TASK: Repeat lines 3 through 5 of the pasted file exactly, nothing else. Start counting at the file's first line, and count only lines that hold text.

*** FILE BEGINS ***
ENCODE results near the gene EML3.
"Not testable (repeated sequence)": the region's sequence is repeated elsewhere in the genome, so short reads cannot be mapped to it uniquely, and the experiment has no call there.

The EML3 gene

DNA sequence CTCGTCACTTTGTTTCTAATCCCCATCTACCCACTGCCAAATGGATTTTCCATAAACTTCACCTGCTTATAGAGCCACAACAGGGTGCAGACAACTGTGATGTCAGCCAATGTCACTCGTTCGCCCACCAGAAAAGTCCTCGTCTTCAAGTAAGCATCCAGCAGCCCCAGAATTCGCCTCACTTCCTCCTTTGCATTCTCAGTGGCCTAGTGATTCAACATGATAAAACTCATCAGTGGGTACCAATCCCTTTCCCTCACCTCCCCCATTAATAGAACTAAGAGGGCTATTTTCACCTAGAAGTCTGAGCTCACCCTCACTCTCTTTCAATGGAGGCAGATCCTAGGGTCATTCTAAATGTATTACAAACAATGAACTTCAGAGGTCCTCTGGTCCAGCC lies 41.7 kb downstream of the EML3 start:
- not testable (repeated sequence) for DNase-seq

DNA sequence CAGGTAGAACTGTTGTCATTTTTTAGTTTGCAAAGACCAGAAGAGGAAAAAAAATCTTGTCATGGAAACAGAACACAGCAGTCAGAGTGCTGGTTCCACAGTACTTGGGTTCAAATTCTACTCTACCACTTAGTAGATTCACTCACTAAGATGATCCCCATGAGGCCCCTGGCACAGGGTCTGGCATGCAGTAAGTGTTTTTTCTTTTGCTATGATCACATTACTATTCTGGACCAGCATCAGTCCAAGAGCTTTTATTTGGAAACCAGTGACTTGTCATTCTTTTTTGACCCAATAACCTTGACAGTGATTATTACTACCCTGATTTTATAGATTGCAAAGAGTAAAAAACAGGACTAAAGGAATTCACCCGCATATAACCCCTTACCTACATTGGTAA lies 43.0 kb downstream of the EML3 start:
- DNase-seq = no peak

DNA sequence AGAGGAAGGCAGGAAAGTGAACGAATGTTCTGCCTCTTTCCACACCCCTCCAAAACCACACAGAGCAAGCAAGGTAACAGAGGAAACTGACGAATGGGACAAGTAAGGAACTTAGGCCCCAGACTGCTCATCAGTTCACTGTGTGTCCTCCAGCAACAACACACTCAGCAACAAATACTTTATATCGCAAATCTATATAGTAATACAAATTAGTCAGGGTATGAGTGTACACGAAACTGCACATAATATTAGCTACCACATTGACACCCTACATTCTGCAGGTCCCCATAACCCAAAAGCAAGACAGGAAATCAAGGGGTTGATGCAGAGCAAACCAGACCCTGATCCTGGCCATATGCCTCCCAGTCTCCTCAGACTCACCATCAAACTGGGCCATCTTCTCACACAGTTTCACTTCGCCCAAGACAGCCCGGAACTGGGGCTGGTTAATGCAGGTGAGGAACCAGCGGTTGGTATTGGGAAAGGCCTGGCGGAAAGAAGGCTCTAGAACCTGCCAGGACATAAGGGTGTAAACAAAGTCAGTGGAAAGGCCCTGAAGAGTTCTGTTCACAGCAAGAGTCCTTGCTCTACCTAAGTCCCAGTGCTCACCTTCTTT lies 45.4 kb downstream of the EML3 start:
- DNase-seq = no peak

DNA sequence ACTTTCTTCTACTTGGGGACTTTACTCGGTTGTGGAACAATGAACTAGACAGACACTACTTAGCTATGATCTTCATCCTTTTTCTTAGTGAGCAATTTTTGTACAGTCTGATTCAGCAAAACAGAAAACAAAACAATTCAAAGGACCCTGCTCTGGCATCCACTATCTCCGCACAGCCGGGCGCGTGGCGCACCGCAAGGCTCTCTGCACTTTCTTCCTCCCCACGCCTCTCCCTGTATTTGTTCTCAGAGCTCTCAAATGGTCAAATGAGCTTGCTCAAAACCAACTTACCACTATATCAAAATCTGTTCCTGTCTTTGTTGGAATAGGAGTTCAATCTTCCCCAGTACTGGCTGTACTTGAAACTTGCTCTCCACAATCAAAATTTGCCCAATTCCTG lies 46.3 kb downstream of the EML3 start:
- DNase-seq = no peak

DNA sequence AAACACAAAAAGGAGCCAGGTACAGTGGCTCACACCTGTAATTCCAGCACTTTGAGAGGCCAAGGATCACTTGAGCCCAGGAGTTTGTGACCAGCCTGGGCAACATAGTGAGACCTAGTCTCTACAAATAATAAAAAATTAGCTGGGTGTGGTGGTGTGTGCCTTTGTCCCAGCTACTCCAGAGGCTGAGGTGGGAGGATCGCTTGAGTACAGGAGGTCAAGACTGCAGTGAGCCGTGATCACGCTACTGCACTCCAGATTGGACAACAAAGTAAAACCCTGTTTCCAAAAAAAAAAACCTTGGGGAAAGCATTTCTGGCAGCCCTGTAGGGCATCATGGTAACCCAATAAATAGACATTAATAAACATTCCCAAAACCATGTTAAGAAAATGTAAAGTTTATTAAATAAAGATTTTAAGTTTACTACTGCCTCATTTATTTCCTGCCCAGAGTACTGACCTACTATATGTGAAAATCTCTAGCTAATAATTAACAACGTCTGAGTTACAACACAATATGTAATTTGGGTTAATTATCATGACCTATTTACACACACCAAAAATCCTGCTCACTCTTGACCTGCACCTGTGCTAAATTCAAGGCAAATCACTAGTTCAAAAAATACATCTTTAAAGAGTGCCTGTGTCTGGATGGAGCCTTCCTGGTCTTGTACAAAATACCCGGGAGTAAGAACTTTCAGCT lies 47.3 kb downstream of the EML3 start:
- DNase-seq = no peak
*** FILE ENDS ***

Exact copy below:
The EML3 gene

DNA sequence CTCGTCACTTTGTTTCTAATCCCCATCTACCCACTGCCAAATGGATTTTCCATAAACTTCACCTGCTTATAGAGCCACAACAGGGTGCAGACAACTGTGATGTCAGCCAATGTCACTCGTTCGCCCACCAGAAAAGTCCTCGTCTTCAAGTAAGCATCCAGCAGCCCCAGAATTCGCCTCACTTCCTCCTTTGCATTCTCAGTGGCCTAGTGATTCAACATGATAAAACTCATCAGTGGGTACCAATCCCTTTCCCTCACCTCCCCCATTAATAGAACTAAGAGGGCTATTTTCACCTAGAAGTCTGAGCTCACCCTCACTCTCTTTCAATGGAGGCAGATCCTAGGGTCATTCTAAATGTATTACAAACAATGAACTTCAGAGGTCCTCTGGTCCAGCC lies 41.7 kb downstream of the EML3 start:
- not testable (repeated sequence) for DNase-seq